For the past 9-years of medical research, he did not engage with any other medical associates or hire any technical assistant to help with his medical research project.  His only companion (associate and assistant) is his finished robotic software from 10 years ago and medical books/papers.

Results
He embedded his medical research findings and results into his mathematical algorithms inside his robotic software.  In general, medical doctors use hemoglobin A1C (HbA1C or A1C) as one of the main tests to diagnose T2D.  A1C contains about 20-25% of input from fasting plasma glucose (FPG) in the morning on an empty stomach and 75-80% of input from postprandial plasma glucose (PPG) at 2-hours after the first bite of food.  Their major influential factor contributions are weight for FPG (83%), carbs/sugar intake (38%), and post-meal exercise (41%) for PPG.  His developed AI Glucometer tool (AIG) in Figure 1 is totally non-invasive – no need to draw the patient’s blood to obtain the glucose level.  His AI tool provides a range of accuracy above 90%, while his own data has achieved an amazing 99.97% accuracy.  This AIG tool contains a large background databank stored on the Amazon server.  It contains ~8 million data from multiple sources, including the author’s 5,000 personal meal photos and metadata.  Not only can the AIG predict a patient’s glucose level, but it will also provide immediate recommendations for both diet and exercise to the patient.  AIG is the expanded version or the extended medical arm of the author’s previously developed software that started 18-years ago in 2002.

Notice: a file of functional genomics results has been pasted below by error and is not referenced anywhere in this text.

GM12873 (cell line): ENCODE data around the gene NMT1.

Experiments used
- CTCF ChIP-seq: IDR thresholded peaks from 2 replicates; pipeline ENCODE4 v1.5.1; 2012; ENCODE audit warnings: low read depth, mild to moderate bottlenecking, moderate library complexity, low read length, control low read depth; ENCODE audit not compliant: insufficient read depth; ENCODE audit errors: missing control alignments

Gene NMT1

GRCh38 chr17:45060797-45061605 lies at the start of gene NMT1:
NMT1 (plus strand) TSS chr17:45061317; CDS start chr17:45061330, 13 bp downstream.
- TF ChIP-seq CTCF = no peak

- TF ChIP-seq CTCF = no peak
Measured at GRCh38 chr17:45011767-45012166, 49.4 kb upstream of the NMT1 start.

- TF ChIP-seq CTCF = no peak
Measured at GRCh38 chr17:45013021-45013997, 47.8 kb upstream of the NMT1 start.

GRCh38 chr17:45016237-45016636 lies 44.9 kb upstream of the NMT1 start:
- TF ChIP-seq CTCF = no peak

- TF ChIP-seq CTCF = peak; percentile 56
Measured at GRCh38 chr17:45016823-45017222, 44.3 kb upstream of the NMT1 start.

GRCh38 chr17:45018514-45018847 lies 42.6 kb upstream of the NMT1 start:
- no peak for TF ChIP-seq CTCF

By using the AI robotic software, the author’s average glucose decreased from 280 mg/dL to 118 mg/dL and his A1C reduced from 10%+ to below 6.5% (Figure 2), without diabetes medications.  All of his diabetes complications are either under control or have subsided.  His dedicated medical research efforts and developed AIG have indeed saved his own life!

This innovative technology of his robotic software for glucose prediction and diabetes control has also been proven by many other patients, who have achieved equally remarkable medical results.  Figure 3 depicts four clinical case results with highly accurate PPG predictions and diabetes condition improvements.  Figure 4 listed 7 clinical cases of using AI Glucometer with 95% accuracy of PPG prediction